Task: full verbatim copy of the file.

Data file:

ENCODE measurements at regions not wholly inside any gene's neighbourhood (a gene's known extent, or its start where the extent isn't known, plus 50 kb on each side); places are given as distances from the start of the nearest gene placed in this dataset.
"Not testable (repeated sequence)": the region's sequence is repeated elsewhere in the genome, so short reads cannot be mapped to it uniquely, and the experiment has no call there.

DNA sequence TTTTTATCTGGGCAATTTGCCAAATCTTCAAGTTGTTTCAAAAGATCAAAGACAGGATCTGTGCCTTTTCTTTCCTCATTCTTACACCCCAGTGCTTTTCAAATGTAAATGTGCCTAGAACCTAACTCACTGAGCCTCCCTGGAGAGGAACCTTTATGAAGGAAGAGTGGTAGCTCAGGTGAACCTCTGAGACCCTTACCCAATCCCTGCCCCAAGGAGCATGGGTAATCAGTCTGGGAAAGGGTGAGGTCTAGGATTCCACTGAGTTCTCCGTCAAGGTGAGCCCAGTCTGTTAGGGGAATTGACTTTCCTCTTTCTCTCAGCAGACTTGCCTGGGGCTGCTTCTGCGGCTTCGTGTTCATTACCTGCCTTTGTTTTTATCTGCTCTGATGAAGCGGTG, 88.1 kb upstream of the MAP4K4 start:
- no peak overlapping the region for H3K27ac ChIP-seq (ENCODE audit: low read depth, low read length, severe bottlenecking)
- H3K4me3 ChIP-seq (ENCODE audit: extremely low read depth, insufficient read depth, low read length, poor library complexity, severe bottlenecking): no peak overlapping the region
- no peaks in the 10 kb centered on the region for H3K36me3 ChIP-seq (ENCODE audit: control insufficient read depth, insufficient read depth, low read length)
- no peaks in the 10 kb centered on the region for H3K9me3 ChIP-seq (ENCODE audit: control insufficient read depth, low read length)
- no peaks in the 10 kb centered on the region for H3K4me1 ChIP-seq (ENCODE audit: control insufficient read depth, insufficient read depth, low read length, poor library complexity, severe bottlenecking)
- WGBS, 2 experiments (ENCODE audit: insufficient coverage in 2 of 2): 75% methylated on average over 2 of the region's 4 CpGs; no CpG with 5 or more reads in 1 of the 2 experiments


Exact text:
ENCODE measurements at regions not wholly inside any gene's neighbourhood (a gene's known extent, or its start where the extent isn't known, plus 50 kb on each side); places are given as distances from the start of the nearest gene placed in this dataset.
"Not testable (repeated sequence)": the region's sequence is repeated elsewhere in the genome, so short reads cannot be mapped to it uniquely, and the experiment has no call there.

DNA sequence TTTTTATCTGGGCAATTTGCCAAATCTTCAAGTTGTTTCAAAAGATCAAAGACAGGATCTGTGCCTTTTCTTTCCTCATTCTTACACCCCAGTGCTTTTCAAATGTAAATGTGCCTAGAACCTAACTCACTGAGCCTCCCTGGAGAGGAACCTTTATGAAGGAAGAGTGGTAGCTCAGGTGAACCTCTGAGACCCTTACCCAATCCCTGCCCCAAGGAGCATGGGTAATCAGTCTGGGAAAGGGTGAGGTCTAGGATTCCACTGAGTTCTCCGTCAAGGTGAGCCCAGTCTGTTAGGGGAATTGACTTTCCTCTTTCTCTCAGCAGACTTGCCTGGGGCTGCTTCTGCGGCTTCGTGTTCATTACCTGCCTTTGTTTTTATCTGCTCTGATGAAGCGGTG, 88.1 kb upstream of the MAP4K4 start:
- no peak overlapping the region for H3K27ac ChIP-seq (ENCODE audit: low read depth, low read length, severe bottlenecking)
- H3K4me3 ChIP-seq (ENCODE audit: extremely low read depth, insufficient read depth, low read length, poor library complexity, severe bottlenecking): no peak overlapping the region
- no peaks in the 10 kb centered on the region for H3K36me3 ChIP-seq (ENCODE audit: control insufficient read depth, insufficient read depth, low read length)
- no peaks in the 10 kb centered on the region for H3K9me3 ChIP-seq (ENCODE audit: control insufficient read depth, low read length)
- no peaks in the 10 kb centered on the region for H3K4me1 ChIP-seq (ENCODE audit: control insufficient read depth, insufficient read depth, low read length, poor library complexity, severe bottlenecking)
- WGBS, 2 experiments (ENCODE audit: insufficient coverage in 2 of 2): 75% methylated on average over 2 of the region's 4 CpGs; no CpG with 5 or more reads in 1 of the 2 experiments